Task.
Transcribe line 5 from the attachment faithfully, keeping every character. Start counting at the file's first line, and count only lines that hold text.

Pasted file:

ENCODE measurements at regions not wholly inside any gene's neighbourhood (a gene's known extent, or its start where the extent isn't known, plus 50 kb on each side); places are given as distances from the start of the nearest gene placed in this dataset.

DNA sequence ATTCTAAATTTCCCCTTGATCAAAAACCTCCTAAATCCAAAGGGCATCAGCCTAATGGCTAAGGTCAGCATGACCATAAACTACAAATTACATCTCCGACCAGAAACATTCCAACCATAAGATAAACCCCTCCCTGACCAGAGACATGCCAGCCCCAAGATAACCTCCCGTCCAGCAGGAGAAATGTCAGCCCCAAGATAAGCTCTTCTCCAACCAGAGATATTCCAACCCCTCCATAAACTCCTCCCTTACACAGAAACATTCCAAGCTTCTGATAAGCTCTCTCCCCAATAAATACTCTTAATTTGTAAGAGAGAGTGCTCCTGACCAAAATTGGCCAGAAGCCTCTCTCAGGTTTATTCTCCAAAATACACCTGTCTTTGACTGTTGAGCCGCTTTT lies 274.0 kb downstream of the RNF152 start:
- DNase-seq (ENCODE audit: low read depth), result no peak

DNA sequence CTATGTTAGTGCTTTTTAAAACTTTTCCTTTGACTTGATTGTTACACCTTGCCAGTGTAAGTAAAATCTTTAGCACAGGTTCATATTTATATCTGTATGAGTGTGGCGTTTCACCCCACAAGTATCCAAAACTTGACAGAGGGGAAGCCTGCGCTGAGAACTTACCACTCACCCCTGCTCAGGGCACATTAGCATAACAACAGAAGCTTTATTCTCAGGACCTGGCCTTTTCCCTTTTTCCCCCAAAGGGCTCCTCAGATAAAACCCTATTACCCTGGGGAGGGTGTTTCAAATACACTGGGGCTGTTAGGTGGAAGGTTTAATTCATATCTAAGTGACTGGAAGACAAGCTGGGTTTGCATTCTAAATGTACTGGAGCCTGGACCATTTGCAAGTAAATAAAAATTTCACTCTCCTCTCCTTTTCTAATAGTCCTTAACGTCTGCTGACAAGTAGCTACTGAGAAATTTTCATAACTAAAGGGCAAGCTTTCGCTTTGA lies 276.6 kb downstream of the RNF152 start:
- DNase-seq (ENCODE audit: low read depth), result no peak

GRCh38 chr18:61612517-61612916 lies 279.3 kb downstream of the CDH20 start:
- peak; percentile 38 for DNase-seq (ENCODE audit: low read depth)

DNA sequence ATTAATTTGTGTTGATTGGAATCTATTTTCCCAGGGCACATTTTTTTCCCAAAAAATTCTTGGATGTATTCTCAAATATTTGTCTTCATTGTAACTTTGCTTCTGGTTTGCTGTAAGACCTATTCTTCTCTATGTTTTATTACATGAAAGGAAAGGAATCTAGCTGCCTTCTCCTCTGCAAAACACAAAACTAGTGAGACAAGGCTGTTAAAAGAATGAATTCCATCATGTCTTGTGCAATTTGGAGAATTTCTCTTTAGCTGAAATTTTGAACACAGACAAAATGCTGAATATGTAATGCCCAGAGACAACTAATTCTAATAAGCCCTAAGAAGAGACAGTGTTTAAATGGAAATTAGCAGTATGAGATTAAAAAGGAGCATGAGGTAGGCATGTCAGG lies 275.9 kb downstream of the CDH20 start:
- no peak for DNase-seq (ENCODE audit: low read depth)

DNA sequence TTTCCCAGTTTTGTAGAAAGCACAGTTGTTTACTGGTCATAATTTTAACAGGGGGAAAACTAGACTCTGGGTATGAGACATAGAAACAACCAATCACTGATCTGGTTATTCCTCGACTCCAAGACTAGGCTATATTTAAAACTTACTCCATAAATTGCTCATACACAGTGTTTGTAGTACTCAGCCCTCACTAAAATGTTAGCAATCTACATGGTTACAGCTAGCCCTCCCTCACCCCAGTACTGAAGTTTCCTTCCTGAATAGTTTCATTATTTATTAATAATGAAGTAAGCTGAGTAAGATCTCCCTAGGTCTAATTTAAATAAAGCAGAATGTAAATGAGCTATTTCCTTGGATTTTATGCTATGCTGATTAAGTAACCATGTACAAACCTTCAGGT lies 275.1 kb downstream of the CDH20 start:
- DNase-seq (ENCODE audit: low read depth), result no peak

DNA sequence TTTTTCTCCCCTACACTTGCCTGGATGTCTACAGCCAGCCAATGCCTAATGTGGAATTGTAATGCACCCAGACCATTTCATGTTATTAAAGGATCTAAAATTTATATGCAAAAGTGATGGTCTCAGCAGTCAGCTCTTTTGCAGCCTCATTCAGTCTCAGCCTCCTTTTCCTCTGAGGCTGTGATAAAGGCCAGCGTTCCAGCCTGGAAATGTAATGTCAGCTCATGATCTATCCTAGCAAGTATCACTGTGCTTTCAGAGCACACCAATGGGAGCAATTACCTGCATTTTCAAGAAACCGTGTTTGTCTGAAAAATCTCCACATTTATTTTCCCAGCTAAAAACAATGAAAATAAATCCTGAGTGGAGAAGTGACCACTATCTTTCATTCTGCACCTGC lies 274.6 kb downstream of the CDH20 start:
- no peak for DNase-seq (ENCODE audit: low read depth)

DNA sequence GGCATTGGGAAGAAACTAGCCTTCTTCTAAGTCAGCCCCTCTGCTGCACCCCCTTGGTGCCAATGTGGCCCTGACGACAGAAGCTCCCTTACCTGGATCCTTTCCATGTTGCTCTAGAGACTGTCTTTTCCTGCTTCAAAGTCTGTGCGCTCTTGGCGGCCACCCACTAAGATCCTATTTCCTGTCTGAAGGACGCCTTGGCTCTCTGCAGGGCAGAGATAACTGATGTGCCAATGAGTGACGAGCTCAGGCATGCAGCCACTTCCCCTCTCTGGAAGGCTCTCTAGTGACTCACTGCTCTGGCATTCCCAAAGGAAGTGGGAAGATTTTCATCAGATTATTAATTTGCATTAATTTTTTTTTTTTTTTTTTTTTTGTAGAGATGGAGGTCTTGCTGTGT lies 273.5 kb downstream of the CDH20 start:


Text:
- DNase-seq (ENCODE audit: low read depth), result no peak